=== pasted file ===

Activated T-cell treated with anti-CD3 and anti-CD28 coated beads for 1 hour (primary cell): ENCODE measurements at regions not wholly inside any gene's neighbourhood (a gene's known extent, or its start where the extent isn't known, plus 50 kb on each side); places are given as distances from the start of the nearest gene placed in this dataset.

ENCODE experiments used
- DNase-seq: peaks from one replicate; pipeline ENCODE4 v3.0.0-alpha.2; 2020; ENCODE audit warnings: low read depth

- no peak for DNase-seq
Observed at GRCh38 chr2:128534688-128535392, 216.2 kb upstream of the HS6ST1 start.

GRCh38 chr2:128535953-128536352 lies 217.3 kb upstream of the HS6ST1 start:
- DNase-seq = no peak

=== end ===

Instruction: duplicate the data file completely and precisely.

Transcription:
Activated T-cell treated with anti-CD3 and anti-CD28 coated beads for 1 hour (primary cell): ENCODE measurements at regions not wholly inside any gene's neighbourhood (a gene's known extent, or its start where the extent isn't known, plus 50 kb on each side); places are given as distances from the start of the nearest gene placed in this dataset.

ENCODE experiments used
- DNase-seq: peaks from one replicate; pipeline ENCODE4 v3.0.0-alpha.2; 2020; ENCODE audit warnings: low read depth

- no peak for DNase-seq
Observed at GRCh38 chr2:128534688-128535392, 216.2 kb upstream of the HS6ST1 start.

GRCh38 chr2:128535953-128536352 lies 217.3 kb upstream of the HS6ST1 start:
- DNase-seq = no peak